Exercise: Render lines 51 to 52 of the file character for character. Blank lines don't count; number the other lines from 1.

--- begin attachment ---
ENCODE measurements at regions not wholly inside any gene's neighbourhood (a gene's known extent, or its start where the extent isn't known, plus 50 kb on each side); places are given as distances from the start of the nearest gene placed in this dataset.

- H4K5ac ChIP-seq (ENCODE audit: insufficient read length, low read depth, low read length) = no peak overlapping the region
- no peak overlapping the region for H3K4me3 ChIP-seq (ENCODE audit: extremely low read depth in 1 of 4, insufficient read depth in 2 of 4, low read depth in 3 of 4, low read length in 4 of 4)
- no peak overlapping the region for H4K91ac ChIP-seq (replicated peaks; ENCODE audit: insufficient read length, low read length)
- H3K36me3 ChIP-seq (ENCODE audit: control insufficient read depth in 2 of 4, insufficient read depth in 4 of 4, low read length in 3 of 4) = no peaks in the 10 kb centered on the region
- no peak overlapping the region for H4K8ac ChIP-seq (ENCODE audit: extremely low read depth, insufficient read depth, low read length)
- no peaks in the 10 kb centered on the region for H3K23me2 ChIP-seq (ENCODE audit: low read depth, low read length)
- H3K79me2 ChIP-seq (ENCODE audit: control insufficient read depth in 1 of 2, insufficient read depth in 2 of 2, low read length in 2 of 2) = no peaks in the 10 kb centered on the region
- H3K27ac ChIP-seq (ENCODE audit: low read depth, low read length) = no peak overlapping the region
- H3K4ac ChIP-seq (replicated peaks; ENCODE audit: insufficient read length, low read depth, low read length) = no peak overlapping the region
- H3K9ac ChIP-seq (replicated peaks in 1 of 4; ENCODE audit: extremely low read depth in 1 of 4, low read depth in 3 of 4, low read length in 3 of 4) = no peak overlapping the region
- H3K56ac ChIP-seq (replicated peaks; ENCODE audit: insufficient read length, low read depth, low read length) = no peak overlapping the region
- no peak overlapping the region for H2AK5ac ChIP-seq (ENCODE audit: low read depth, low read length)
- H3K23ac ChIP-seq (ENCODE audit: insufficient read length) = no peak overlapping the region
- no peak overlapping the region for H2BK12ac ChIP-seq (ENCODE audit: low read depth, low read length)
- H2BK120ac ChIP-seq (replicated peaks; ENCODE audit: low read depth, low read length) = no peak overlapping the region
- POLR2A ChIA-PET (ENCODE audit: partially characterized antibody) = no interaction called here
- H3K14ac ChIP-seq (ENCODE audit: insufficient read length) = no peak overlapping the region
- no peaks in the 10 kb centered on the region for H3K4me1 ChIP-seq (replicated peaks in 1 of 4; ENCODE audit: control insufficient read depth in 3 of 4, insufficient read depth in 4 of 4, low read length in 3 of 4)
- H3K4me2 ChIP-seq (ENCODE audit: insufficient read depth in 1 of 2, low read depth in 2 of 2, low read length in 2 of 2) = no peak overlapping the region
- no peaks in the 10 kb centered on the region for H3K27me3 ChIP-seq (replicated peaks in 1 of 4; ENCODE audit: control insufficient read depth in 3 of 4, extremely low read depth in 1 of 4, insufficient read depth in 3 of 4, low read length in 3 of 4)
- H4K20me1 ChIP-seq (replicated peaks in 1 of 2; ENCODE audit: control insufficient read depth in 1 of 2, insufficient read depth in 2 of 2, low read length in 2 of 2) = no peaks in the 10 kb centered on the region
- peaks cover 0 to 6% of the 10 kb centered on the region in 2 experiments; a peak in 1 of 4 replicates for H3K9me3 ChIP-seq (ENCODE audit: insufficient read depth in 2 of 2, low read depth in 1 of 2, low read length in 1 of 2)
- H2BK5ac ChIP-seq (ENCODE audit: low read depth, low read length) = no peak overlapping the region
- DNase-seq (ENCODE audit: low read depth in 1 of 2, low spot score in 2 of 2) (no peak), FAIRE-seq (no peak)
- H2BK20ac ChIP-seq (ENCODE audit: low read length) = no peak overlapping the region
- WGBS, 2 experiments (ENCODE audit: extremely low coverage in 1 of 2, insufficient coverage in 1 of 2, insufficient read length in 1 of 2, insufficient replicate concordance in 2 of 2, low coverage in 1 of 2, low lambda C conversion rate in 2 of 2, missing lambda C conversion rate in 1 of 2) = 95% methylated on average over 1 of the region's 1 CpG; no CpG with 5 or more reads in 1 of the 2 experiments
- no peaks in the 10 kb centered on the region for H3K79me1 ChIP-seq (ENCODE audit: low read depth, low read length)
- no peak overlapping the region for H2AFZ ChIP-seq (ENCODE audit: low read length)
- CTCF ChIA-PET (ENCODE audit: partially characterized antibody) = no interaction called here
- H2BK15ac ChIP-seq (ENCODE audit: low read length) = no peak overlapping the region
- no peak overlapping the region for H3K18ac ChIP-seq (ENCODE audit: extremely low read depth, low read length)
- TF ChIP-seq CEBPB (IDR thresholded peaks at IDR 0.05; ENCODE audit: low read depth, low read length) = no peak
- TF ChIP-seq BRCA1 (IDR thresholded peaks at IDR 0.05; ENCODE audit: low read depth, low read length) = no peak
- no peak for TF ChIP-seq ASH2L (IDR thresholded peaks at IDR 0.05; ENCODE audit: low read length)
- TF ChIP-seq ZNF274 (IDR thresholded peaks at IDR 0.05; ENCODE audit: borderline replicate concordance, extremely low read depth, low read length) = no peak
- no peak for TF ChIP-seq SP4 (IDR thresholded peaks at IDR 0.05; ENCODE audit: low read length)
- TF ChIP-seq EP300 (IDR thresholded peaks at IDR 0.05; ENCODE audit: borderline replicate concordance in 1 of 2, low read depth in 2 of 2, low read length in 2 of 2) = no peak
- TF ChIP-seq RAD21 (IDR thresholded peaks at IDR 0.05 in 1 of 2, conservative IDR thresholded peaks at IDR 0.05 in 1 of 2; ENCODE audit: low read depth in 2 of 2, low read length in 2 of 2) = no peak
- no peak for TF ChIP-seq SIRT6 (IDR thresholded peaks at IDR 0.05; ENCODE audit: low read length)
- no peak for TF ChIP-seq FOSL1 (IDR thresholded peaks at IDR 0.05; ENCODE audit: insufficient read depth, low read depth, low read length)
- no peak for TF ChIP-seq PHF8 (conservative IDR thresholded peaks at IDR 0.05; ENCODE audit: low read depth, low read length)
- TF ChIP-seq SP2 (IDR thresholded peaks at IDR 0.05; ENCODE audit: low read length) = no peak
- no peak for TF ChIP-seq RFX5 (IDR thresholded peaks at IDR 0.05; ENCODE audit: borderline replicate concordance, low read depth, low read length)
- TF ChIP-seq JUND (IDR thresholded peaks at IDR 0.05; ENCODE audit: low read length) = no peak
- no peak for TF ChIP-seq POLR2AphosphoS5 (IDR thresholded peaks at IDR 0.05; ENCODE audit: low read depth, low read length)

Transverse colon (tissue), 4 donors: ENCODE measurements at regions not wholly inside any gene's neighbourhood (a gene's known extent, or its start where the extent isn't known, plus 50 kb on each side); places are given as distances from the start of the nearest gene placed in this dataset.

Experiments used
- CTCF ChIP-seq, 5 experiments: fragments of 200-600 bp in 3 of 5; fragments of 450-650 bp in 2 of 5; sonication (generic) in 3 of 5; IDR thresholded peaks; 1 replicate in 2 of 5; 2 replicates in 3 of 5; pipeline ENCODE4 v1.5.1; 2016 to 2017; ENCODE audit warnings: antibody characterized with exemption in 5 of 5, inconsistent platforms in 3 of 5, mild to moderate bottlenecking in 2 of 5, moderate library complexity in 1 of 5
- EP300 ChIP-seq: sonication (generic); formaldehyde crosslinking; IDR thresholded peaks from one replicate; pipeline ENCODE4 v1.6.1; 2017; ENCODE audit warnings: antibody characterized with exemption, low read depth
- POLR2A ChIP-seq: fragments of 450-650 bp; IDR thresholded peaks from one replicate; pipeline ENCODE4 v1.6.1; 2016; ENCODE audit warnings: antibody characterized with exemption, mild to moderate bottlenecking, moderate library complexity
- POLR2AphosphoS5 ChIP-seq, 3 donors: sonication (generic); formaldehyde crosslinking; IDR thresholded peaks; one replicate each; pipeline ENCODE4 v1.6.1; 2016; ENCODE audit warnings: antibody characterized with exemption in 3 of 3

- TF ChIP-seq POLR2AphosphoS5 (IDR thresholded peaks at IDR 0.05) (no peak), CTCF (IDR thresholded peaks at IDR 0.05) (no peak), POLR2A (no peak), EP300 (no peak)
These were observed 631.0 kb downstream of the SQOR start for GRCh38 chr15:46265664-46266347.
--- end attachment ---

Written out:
- POLR2A ChIP-seq: fragments of 450-650 bp; IDR thresholded peaks from one replicate; pipeline ENCODE4 v1.6.1; 2016; ENCODE audit warnings: antibody characterized with exemption, mild to moderate bottlenecking, moderate library complexity
- POLR2AphosphoS5 ChIP-seq, 3 donors: sonication (generic); formaldehyde crosslinking; IDR thresholded peaks; one replicate each; pipeline ENCODE4 v1.6.1; 2016; ENCODE audit warnings: antibody characterized with exemption in 3 of 3